He’s successfully prosecuted nine cases of voter fraud in Kansas since he took office six years ago, most recently the conviction of a man for voting in both Kansas and Texas. Preston Glen Christensen pleaded guilty and paid a $1,000 fine and court costs.
Kobach also expanded and continues to oversee the Interstate Crosscheck Program, which 32 states use to identify duplicative voters. Critics of the program say it has resulted in false positives.
Kobach said Thursday that Crosscheck would release its analysis of the 2016 election soon and that there would be data relevant to Trump’s voter-fraud claims.
Kobach, who is weighing a run for governor in Kansas, has turned the typically sleepy secretary of state’s office into a platform to push conservative policies. He served as informal adviser to Trump on immigration and election issues and said in the past that he had advised Trump to investigate voter fraud.
Judges who have ruled against Kobach in voting rights cases have accused him of engaging in “wordplay meant to present a materially inaccurate picture of the documents” and dismissed his assertions about voter fraud because they were backed by “scant evidence” or based on “pure speculation.”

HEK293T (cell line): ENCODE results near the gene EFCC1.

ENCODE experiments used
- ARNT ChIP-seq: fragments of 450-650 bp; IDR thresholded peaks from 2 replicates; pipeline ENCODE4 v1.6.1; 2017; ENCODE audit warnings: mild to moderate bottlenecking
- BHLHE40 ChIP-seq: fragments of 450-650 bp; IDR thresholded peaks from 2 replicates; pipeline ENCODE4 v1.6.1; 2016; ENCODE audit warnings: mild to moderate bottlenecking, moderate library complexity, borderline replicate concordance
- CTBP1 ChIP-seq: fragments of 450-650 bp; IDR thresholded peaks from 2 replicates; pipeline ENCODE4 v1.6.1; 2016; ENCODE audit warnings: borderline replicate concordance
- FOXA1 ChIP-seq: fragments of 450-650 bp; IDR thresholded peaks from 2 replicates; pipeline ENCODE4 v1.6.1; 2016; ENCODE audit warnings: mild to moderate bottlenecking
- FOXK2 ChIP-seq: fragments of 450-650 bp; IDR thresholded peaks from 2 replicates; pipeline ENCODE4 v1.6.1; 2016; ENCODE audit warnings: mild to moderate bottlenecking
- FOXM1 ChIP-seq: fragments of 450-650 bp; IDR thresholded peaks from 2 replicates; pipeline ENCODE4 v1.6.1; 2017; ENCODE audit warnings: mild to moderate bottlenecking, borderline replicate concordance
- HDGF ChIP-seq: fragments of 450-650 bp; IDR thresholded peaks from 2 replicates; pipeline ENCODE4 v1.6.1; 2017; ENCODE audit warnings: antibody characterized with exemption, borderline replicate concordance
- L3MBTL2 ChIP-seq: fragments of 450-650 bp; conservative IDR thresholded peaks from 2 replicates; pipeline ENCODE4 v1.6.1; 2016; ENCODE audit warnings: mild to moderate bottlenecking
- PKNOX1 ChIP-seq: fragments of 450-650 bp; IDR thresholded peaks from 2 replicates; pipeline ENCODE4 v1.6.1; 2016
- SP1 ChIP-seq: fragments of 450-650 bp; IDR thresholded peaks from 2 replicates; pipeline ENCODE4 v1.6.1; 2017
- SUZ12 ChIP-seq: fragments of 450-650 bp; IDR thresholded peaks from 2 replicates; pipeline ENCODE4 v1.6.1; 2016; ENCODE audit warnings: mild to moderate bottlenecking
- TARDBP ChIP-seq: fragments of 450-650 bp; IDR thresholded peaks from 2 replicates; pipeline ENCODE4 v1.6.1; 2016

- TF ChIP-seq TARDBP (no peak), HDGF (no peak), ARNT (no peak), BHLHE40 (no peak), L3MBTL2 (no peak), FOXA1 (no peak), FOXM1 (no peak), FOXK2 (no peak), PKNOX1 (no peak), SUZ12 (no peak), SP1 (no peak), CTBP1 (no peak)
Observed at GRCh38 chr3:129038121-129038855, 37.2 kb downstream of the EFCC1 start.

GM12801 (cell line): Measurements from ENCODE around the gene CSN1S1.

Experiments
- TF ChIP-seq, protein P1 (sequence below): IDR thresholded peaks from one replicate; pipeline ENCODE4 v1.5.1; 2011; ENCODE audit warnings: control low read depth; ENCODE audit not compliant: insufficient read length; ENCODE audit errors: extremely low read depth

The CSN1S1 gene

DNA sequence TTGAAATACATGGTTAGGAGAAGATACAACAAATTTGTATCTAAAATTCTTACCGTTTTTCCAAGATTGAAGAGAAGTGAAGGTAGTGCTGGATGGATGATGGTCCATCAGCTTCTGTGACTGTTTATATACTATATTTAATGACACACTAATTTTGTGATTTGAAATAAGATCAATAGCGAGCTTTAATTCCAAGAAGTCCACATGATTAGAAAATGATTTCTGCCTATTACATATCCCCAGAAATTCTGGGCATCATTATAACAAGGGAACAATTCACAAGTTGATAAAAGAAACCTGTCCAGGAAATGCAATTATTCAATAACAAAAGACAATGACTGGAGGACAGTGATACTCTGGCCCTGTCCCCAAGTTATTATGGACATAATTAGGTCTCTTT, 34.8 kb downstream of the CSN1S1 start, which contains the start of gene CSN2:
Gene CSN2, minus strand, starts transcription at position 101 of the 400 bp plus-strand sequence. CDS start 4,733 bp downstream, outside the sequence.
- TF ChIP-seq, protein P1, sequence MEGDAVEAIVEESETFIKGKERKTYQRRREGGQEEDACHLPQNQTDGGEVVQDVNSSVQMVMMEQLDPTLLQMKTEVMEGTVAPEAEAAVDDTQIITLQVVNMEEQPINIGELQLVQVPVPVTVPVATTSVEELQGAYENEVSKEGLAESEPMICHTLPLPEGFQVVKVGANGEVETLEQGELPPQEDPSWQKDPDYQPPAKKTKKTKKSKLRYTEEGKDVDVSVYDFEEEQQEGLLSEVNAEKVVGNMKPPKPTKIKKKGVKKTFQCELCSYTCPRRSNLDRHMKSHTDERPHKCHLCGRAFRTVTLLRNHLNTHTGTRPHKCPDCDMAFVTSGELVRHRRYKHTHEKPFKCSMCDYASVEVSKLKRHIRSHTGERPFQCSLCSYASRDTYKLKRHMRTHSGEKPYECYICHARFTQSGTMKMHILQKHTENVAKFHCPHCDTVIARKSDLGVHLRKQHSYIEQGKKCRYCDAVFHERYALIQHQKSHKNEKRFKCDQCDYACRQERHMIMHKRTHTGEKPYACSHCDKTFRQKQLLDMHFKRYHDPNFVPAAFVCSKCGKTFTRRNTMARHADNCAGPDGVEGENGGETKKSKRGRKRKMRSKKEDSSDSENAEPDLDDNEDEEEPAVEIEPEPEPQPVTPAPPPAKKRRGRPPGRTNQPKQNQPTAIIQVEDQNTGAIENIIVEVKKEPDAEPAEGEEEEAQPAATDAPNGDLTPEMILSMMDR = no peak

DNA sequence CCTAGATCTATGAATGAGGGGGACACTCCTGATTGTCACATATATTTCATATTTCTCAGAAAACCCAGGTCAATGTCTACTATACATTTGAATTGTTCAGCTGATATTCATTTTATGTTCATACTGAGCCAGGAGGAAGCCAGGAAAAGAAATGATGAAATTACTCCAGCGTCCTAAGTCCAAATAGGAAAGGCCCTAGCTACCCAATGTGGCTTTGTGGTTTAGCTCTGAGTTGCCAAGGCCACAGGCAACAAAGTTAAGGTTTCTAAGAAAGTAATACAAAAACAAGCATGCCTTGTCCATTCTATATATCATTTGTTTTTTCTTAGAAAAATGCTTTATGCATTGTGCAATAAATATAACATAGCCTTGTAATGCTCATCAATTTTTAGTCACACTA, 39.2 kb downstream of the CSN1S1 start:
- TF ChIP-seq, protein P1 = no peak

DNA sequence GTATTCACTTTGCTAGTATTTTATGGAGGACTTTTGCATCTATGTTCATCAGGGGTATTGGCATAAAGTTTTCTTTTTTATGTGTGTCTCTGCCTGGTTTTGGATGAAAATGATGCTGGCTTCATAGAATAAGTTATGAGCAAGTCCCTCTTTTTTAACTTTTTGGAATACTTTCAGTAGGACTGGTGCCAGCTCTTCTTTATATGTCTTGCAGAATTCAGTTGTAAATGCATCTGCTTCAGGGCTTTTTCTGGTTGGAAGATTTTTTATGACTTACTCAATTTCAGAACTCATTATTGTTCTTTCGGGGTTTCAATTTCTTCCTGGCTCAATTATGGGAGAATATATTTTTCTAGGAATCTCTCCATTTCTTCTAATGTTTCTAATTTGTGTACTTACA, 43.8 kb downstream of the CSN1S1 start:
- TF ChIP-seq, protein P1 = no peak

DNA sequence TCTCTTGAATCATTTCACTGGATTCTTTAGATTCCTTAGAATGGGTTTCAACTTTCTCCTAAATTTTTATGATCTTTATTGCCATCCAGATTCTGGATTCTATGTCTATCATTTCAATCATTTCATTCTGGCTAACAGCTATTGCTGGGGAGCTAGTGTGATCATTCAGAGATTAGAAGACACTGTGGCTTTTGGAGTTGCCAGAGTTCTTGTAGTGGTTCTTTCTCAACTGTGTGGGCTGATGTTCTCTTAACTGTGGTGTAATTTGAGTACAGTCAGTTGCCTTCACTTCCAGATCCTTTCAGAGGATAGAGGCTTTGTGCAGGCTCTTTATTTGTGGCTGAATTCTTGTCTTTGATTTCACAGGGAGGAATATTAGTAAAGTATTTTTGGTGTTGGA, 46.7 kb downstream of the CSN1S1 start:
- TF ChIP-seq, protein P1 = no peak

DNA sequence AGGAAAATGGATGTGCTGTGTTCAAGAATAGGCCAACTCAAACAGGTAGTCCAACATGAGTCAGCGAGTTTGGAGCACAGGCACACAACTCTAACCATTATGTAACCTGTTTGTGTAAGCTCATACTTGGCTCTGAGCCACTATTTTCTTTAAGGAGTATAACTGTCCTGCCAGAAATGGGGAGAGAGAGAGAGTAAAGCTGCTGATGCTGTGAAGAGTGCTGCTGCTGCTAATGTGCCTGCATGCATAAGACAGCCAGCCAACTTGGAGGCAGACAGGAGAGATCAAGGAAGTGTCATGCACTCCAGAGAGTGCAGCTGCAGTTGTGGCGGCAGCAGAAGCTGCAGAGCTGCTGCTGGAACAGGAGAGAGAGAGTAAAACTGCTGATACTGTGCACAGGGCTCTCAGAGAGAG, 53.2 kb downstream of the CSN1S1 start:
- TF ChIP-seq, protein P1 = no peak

After the election, Kobach appeared to be a contender to lead the Department of Homeland Security. He was photographed taking a plan for the agency into a Nov. 20 meeting with Trump.
The plan, which was only partially visible in the photo, included a reference to voter rolls.
That plan is now part of a legal battle between Kobach and the ACLU, which is seeking its disclosure as part of a lawsuit against Kansas’ proof-of-citizenship voting law. The ACLU argued that if Kobach had lobbied Trump on changes to the National Voter Registration Act, the documents may contain material relevant to the case.
A U.S. federal magistrate judge ordered Kobach in April to turn over the plan. On Wednesday, a U.S. federal district judge upheld the order and gave Kobach until Friday to produce the documents.
Kobach said the documents in the case with the ACLU were not related to the new commission. He had not decided whether to appeal to the 10th U.S. Circuit Court of Appeals.
He said the documents “aren’t nearly as exciting as all of the briefing on them suggests.”
Anita Kumar in Washington and The Wichita Eagle’s Jonathan Shorman in Topeka, Kansas, contributed to this article.
Lowry, of The Kansas City Star, reported from Kansas City, Missouri.